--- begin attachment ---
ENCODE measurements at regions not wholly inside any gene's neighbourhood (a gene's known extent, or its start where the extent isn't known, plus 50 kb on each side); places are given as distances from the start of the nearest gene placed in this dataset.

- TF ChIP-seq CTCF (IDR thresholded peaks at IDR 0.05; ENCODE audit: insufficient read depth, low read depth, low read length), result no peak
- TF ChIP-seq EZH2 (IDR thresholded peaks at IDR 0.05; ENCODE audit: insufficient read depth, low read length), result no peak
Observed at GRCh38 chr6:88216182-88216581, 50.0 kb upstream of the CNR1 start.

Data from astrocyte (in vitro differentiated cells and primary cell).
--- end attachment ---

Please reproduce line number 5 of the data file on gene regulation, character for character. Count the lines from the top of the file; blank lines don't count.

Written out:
Data from astrocyte (in vitro differentiated cells and primary cell).